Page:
The opening of the 2014 Winter Olympics in Sochi paid tribute to Russia’s contribution to literature and the performing arts. The poets, authors, composers, choreographers and artists highlighted throughout the program were not only influential in Russia but also throughout the world.
Imperial Russia’s artistic “Golden Age” came about because of Catherine the Great. During her reign, from 1762-1796, she expanded the Russian empire, opened museums and theaters, and expected the nobility to speak French. This practice continued after her death. Children growing up in households of the aristocracy often did not speak Russian fluently as it was the language of the common people — the peasants and servants.
As a member of the nobility, poet and author Alexander Pushkin (1799-1837) was educated in French. He is credited as both the founder of modern Russian literature and with developing the Russian language. His works range from fairy tales, such as The Tale of Tsar Saltan, to dramatic works that were used as the stories for full-length operas, such as Eugene Onegin and Boris Godunov. Pushkin wrote in the vernacular, using his writing as part of his penchant for social reform. Although some of his works were banned at the time, he is honored throughout Russia with museums, monuments and streets named after him.
Leo Tolstoy (1828-1910) was born into a well-known family of the nobility. He was educated by tutors who spoke French and German. Despite his wealth, his novels portrayed the realism of the times. The separation between the aristocracy and peasants was highlighted in such works as The Cossacks and Anna Karenina. In his most famous work, War and Peace, the scenes between members of the nobility are written in French and the rest of the work is in Russian.
Not all authors in 19th-century Russia were surrounded by wealth. Fyodor Dostoyevsky (1821-1881) grew up in a home on the grounds of the Mariinsky Hospital for the Poor where his father served as a surgeon. The hospital was on the outskirts of Moscow in a lower class district. The family was not originally part of the nobility but was elevated to that status after his father was promoted. Dostoyevsky was exposed to literary classics at an early age by his nanny and parents who were avid readers.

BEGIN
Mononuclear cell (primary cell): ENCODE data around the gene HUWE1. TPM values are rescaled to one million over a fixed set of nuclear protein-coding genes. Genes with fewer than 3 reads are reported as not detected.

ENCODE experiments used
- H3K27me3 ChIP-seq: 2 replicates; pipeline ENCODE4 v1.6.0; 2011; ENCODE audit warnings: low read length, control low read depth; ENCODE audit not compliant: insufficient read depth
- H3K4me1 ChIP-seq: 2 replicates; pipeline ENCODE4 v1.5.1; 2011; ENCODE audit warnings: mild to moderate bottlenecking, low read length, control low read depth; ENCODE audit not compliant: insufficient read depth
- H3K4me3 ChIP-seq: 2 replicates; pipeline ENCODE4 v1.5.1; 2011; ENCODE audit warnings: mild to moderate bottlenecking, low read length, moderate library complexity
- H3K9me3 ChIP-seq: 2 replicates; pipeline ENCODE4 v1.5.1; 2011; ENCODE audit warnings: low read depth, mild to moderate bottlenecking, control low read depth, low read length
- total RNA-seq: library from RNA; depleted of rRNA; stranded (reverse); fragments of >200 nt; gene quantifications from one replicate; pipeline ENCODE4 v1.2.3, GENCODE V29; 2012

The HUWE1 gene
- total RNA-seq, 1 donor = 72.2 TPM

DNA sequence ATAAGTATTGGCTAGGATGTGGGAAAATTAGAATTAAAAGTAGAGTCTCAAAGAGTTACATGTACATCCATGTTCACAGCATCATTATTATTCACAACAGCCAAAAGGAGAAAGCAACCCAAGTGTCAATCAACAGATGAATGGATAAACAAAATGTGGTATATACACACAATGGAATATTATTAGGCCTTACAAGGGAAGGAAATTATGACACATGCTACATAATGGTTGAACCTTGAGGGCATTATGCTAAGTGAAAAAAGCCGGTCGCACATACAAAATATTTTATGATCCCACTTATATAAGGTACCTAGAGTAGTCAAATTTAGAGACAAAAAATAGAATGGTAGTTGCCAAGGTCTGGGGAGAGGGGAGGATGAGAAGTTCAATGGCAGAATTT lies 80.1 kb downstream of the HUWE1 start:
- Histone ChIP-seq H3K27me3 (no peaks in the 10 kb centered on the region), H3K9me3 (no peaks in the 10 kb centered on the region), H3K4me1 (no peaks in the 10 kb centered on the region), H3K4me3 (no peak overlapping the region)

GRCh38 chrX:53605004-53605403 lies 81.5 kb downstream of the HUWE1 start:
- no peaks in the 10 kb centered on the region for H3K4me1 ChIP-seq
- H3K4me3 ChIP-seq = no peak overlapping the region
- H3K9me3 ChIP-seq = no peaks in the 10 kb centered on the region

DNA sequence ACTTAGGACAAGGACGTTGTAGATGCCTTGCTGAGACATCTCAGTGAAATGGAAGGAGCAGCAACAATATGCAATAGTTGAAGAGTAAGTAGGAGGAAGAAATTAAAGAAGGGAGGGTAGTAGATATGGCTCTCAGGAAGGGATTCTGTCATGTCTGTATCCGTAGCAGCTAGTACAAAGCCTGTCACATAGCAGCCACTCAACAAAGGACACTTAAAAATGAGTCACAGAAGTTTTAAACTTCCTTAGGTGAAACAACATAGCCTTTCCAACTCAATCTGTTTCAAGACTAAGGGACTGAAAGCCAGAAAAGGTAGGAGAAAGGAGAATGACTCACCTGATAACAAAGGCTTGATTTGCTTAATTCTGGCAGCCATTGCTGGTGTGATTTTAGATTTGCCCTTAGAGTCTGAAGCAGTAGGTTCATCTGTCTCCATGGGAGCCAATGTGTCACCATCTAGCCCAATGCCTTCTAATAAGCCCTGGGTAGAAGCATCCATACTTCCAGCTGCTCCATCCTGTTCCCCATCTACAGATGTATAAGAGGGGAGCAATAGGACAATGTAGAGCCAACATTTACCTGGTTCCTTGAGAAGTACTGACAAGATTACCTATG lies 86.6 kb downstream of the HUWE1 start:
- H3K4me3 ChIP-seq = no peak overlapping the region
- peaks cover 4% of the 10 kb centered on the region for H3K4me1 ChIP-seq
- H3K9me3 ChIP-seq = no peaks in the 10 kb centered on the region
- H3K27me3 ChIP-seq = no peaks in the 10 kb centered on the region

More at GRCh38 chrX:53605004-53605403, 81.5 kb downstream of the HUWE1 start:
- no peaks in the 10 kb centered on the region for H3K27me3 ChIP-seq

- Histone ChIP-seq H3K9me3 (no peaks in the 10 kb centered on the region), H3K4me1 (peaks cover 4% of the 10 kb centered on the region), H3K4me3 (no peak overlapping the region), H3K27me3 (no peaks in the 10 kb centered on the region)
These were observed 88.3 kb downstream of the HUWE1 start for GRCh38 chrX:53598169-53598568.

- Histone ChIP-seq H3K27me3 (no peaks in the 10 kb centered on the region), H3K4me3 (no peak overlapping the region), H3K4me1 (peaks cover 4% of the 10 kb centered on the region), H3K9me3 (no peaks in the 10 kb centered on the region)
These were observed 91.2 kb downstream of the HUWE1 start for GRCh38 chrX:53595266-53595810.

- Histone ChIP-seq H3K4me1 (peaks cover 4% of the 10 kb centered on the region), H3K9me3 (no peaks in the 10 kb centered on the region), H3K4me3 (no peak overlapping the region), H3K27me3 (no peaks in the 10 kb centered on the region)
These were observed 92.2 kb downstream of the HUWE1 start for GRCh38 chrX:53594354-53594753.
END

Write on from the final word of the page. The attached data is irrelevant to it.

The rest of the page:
In addition to the influence of authors like Pushkin and Cervantes, Dostoyevsky’s imagination was fueled by the events going on around him. While he played on the grounds of the hospital, he heard about the struggles, injustices and cycle of poverty among the lower classes. This became part of his writing. He is best known worldwide for his novels, Crime and Punishment and The Brothers Karamazov.
Anton Chekhov (1860-1904) was also not part of the aristocracy. His abusive father ran a grocery store and his grandfather had been a former serf. Chekhov’s imagination was fueled by his mother’s ability to tell stories. His father eventually declared bankruptcy and the family had to sell their possessions. Chekhov took odd jobs to pay for his education. He was accepted to medical school and wrote daily short stories about Russian life to pay tuition and support the family.
Chekhov continued to write after he received his medical degree, producing hundreds of short stories during his lifetime. His plays, such as The Three Sisters, continue to be performed today. The last play he wrote before his death, The Cheery Orchard, was praised by George Bernard Shaw and quickly received international acclaim. It depicts an aristocratic family who has to sell their property, the rise of the middle class and the ending of serfdom.
Sochi continued its tribute to literature and the performing arts by highlighting a few of the many internationally recognized composers from Russia’s Golden Age. Pyotr Ilyich Tchaikovsky (1840-1893) wrote the music for the ballets of The Nutcracker, Swan Lake and The Sleeping Beauty, as well as operas and symphonic works. He studied composition at St. Petersburg Conservatory and taught at the Moscow Conservatory. The Nutcracker is performed every year at Christmas time all over the world. Tchaikovsky was the guest conductor at the 1891 opening concert of Carnegie Hall in New York City.